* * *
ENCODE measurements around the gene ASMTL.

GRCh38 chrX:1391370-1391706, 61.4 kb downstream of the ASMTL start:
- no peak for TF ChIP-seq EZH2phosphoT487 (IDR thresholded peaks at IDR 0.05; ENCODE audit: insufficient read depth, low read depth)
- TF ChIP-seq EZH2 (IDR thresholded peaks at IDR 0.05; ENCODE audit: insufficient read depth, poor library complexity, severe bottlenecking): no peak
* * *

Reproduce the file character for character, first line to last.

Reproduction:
ENCODE measurements around the gene ASMTL.

GRCh38 chrX:1391370-1391706, 61.4 kb downstream of the ASMTL start:
- no peak for TF ChIP-seq EZH2phosphoT487 (IDR thresholded peaks at IDR 0.05; ENCODE audit: insufficient read depth, low read depth)
- TF ChIP-seq EZH2 (IDR thresholded peaks at IDR 0.05; ENCODE audit: insufficient read depth, poor library complexity, severe bottlenecking): no peak